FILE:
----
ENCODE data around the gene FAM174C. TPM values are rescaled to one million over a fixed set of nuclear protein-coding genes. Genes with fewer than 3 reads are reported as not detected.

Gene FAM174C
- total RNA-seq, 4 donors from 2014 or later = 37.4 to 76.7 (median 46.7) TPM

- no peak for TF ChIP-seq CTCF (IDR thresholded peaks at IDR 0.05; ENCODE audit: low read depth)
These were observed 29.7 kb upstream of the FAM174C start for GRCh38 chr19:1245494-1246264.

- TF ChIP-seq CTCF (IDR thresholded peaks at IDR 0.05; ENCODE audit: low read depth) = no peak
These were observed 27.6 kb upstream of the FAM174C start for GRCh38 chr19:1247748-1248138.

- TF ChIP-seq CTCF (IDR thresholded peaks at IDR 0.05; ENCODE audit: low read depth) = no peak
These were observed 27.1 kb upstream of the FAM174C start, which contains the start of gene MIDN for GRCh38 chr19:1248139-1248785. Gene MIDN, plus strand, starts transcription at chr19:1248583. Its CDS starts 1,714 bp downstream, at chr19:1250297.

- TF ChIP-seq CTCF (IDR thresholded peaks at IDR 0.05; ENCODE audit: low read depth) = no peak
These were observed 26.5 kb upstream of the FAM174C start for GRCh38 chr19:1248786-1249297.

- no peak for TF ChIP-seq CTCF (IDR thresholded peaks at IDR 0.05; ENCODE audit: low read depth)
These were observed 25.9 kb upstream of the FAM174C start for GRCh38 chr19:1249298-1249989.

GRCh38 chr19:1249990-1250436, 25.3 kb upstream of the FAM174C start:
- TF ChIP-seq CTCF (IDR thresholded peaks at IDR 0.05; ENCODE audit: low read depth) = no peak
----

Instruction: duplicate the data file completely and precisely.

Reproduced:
ENCODE data around the gene FAM174C. TPM values are rescaled to one million over a fixed set of nuclear protein-coding genes. Genes with fewer than 3 reads are reported as not detected.

Gene FAM174C
- total RNA-seq, 4 donors from 2014 or later = 37.4 to 76.7 (median 46.7) TPM

- no peak for TF ChIP-seq CTCF (IDR thresholded peaks at IDR 0.05; ENCODE audit: low read depth)
These were observed 29.7 kb upstream of the FAM174C start for GRCh38 chr19:1245494-1246264.

- TF ChIP-seq CTCF (IDR thresholded peaks at IDR 0.05; ENCODE audit: low read depth) = no peak
These were observed 27.6 kb upstream of the FAM174C start for GRCh38 chr19:1247748-1248138.

- TF ChIP-seq CTCF (IDR thresholded peaks at IDR 0.05; ENCODE audit: low read depth) = no peak
These were observed 27.1 kb upstream of the FAM174C start, which contains the start of gene MIDN for GRCh38 chr19:1248139-1248785. Gene MIDN, plus strand, starts transcription at chr19:1248583. Its CDS starts 1,714 bp downstream, at chr19:1250297.

- TF ChIP-seq CTCF (IDR thresholded peaks at IDR 0.05; ENCODE audit: low read depth) = no peak
These were observed 26.5 kb upstream of the FAM174C start for GRCh38 chr19:1248786-1249297.

- no peak for TF ChIP-seq CTCF (IDR thresholded peaks at IDR 0.05; ENCODE audit: low read depth)
These were observed 25.9 kb upstream of the FAM174C start for GRCh38 chr19:1249298-1249989.

GRCh38 chr19:1249990-1250436, 25.3 kb upstream of the FAM174C start:
- TF ChIP-seq CTCF (IDR thresholded peaks at IDR 0.05; ENCODE audit: low read depth) = no peak